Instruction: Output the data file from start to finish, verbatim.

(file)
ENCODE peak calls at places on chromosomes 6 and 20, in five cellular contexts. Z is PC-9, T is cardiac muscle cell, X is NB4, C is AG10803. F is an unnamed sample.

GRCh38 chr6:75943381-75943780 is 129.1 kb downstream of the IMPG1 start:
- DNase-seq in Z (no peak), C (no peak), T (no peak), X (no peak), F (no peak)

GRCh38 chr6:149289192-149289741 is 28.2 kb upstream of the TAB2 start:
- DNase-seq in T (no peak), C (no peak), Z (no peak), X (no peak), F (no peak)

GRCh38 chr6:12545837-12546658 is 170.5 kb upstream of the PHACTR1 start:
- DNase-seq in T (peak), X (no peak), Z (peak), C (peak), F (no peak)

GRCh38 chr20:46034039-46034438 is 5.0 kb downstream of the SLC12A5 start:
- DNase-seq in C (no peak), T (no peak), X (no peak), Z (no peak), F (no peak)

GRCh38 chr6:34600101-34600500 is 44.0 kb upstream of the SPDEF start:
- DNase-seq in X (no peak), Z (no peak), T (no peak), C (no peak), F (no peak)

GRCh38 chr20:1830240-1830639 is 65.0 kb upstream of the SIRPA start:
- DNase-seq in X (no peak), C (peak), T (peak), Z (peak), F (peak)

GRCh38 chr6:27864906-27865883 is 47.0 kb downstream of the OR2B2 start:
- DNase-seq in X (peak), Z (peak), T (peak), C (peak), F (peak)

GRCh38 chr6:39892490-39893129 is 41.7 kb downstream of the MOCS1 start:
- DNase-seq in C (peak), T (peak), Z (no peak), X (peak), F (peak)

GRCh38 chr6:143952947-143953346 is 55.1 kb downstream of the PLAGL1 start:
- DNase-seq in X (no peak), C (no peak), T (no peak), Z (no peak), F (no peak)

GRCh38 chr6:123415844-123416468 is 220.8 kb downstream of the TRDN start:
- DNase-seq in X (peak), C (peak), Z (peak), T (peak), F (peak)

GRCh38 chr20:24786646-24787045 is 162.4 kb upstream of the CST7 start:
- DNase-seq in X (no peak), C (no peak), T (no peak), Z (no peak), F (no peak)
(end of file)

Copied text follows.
ENCODE peak calls at places on chromosomes 6 and 20, in five cellular contexts. Z is PC-9, T is cardiac muscle cell, X is NB4, C is AG10803. F is an unnamed sample.

GRCh38 chr6:75943381-75943780 is 129.1 kb downstream of the IMPG1 start:
- DNase-seq in Z (no peak), C (no peak), T (no peak), X (no peak), F (no peak)

GRCh38 chr6:149289192-149289741 is 28.2 kb upstream of the TAB2 start:
- DNase-seq in T (no peak), C (no peak), Z (no peak), X (no peak), F (no peak)

GRCh38 chr6:12545837-12546658 is 170.5 kb upstream of the PHACTR1 start:
- DNase-seq in T (peak), X (no peak), Z (peak), C (peak), F (no peak)

GRCh38 chr20:46034039-46034438 is 5.0 kb downstream of the SLC12A5 start:
- DNase-seq in C (no peak), T (no peak), X (no peak), Z (no peak), F (no peak)

GRCh38 chr6:34600101-34600500 is 44.0 kb upstream of the SPDEF start:
- DNase-seq in X (no peak), Z (no peak), T (no peak), C (no peak), F (no peak)

GRCh38 chr20:1830240-1830639 is 65.0 kb upstream of the SIRPA start:
- DNase-seq in X (no peak), C (peak), T (peak), Z (peak), F (peak)

GRCh38 chr6:27864906-27865883 is 47.0 kb downstream of the OR2B2 start:
- DNase-seq in X (peak), Z (peak), T (peak), C (peak), F (peak)

GRCh38 chr6:39892490-39893129 is 41.7 kb downstream of the MOCS1 start:
- DNase-seq in C (peak), T (peak), Z (no peak), X (peak), F (peak)

GRCh38 chr6:143952947-143953346 is 55.1 kb downstream of the PLAGL1 start:
- DNase-seq in X (no peak), C (no peak), T (no peak), Z (no peak), F (no peak)

GRCh38 chr6:123415844-123416468 is 220.8 kb downstream of the TRDN start:
- DNase-seq in X (peak), C (peak), Z (peak), T (peak), F (peak)

GRCh38 chr20:24786646-24787045 is 162.4 kb upstream of the CST7 start:
- DNase-seq in X (no peak), C (no peak), T (no peak), Z (no peak), F (no peak)